Heading to Kentucky — How Good is UCLA?

Posted by Mike Lemaire on December 2nd, 2016

Few teams in the country have done more to burnish its reputation in the first three weeks of the season than UCLA. Armed with two of the most impressive freshmen and arguably the deepest backcourt in the country, UCLA cruised past the competition to win the Wooden Legacy Tournament and, through eight games, has yet to encounter an opponent capable of handling its offensive firepower. The Bruins lead the country in effective field goal percentage (63.8%), are second in the country in three-point shooting (45.6%), are third in the country in two-point shooting (61.1%) and are 22nd in the country in turnover percentage (15.6%). Put simply, the Bruins are playing faster than their opponents (roughly a quarter of their field-goal attempts come in transition), can create whatever scoring opportunities they want and are taking excellent care of the ball. All of that is likely to change on Saturday when UCLA travels to Lexington for the marquee college basketball matchup of the weekend. But then, and only then, will it be time to truly evaluate just how good this team can be.

Lonzo Ball and UCLA Have Made Plenty of Waves Early In The Season (Photo: SI)

Lonzo Ball and UCLA Have Made Plenty of Waves Early In The Season (Photo: SI)

Still, there is a lot to love about how UCLA has played in those eight games this season. Lonzo Ball and T.J. Leaf have been even better than expected; five different Bruins are shooting 40 percent or better from downtown; and the big men – Leaf and Thomas Welsh – have proven to be the perfect complement to the team’s loaded backcourt. There is nothing presumptive in stating that UCLA is now the favorite to win the Pac-12.  Before we lock it into stone, however, it is worth wondering how much of UCLA’s early start is sustainable. The schedule hasn’t been downright embarrassing, but it hasn’t been all that good either. The team has yet to leave the Golden State, and while games against Nebraska and Texas A&M were technically held at neutral sites, a quick Google Maps search shows that Westwood is just a bit closer to Anaheim than either Lincoln or College Station. The Cornhuskers and Aggies were worthy opponents, but Rupp Arena on a December afternoon is going to be a completely different atmosphere and it will be interesting to see how Steve Alford‘s team handles the pressure.

The more important questions are about the team’s surprisingly hot shooting start and their somewhat lackluster defensive performances. In the last 10 seasons, teams that shoot better than 40 percent from downtown over the course of an entire season are rare. Certainly no one denies that players like Bryce AlfordIsaac Hamilton and Aaron Holiday have the skills to shoot that well from deep. But all three players are currently shooting at least three percentage points better than their career average. It also seems unlikely that Leaf will continue to shoot 50 percent from behind the arc and anyone who thought Ball would enter college basketball shooting 47 percent from behind the arc is not being honest. It certainly seems as if a slight regression to the mean is coming as the Bruins start to play better defensive units away from the warm and friendly confines of southern California.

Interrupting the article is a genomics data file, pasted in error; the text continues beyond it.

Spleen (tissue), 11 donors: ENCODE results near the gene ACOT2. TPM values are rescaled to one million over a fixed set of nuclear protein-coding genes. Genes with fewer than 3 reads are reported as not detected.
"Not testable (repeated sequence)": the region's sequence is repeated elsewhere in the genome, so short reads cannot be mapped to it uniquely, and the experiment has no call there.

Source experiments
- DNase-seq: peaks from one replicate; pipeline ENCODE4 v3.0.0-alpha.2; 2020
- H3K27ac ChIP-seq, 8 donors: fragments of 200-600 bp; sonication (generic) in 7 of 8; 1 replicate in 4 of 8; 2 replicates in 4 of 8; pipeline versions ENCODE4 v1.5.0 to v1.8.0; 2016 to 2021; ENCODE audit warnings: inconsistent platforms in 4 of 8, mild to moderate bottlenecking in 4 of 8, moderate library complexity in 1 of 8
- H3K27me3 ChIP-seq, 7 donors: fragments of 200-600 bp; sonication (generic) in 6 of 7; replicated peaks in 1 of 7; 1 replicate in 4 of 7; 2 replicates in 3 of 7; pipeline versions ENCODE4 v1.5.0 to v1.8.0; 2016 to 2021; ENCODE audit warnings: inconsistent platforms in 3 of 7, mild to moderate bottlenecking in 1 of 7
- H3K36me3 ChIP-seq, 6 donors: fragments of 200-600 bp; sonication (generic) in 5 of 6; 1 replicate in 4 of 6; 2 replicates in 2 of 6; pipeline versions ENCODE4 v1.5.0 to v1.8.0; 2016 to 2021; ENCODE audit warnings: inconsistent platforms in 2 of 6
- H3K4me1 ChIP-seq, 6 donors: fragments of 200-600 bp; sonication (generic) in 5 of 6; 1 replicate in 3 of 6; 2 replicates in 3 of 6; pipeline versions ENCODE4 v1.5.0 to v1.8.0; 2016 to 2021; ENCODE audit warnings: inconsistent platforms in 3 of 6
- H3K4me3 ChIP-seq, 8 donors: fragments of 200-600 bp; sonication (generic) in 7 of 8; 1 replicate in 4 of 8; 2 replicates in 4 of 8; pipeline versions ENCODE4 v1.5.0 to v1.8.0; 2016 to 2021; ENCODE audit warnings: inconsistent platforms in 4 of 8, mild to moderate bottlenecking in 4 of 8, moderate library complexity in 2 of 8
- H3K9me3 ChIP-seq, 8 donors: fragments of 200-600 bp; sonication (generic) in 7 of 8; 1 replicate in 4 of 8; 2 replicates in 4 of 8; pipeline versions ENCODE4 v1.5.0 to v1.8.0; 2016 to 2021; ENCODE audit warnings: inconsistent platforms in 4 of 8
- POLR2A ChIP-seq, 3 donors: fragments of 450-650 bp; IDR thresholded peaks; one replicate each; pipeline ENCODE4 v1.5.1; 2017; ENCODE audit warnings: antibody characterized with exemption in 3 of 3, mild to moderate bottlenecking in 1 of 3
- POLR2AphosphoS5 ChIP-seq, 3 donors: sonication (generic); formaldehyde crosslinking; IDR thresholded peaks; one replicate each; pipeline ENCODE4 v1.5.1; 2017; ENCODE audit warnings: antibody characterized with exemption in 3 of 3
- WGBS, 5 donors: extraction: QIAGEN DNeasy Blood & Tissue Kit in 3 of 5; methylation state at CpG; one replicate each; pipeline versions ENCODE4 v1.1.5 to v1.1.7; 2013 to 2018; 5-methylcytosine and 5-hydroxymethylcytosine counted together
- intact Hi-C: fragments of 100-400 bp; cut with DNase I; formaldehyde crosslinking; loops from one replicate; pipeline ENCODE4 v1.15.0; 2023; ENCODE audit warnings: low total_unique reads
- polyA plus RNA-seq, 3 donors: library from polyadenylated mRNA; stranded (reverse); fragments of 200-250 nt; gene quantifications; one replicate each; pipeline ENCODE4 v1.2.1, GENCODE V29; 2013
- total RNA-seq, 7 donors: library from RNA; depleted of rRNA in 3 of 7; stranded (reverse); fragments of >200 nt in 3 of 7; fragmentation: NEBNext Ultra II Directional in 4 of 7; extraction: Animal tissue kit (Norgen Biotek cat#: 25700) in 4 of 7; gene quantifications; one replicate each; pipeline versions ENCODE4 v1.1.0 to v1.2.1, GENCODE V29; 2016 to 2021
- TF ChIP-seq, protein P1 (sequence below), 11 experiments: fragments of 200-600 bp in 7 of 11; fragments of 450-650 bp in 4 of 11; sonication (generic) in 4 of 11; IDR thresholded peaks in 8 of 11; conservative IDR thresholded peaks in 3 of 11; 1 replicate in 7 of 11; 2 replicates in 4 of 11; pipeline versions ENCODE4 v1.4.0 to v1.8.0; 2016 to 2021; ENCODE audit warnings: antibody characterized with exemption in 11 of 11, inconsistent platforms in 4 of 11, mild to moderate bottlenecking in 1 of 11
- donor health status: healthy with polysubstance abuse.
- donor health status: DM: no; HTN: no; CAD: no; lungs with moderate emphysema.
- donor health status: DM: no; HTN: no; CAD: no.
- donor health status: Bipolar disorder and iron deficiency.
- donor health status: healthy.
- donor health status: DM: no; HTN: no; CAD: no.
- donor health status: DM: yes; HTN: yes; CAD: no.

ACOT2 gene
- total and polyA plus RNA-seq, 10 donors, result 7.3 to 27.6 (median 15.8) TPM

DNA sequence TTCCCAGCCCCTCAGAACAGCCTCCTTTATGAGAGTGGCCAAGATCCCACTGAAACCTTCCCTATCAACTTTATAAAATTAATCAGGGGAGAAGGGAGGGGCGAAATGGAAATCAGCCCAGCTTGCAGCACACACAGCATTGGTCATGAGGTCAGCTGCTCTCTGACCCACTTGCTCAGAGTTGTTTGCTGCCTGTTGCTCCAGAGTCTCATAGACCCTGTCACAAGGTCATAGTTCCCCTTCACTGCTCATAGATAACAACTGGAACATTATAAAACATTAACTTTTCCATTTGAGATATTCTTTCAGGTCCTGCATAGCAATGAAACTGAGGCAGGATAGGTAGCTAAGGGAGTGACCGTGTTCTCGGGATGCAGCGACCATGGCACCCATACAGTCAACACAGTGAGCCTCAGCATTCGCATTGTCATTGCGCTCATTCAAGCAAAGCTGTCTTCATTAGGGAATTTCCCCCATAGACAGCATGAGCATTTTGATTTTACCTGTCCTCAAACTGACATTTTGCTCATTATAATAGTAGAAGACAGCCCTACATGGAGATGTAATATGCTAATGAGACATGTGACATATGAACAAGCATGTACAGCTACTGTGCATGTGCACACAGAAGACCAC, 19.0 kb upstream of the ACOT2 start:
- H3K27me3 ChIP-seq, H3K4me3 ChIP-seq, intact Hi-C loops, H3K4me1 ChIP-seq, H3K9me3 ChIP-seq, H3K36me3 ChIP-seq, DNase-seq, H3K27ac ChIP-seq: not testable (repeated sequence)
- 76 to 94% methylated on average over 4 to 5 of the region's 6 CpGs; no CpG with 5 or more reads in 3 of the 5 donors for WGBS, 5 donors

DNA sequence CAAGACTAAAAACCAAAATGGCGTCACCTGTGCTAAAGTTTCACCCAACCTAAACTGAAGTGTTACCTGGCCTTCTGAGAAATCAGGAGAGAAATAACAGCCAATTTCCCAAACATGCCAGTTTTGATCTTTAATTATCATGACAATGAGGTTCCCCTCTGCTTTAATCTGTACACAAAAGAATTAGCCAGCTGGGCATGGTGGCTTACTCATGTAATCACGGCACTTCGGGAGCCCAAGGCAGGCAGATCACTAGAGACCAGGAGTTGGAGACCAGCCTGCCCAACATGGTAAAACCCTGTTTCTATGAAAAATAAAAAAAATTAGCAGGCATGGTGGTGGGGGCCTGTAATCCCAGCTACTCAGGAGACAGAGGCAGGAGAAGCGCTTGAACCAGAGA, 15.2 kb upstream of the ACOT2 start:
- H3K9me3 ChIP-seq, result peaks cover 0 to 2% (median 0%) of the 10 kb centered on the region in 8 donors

It Was All Smiles (and Dunks) in Westwood a Season Ago Against Kentucky (USA Today Images)

It Was All Smiles (and Dunks) in Westwood a Season Ago Against Kentucky (USA Today Images)

UCLA’s defense is particularly worrisome because, while offensive regression is inevitable, there is little doubt Alford’s group has enough firepower to remain one of the best scoring teams in the country. Defensively, however, UCLA has been underwhelming. The Bruins don’t create a lot of turnovers; they don’t defend the perimeter very well; and they’ve been somewhat lucky in that opponents have been awful from the charity stripe (62.6%) against them. Those defensive holes weren’t an issue against lesser opponents, but against teams that can match its athleticism — like a certain group of Wildcats — UCLA will need to be much better defensively.

Given the volatile nature of UCLA basketball under Alford, it is certainly fine to be excited about the promise that UCLA has shown and there are worse things to do with your time than watching Lonzo Ball highlights as a go-to nightly ritual. A pair of unblemished records that includes a series of blowouts on both sides has given Saturday’s matchup with Kentucky exponentially more hype than originally expected. But let’s also be prepared to adjust our expectations if Calipari’s boys expose a few weaknesses in the high-flying UCLA rocket ship.

mlemaire (324 Posts)

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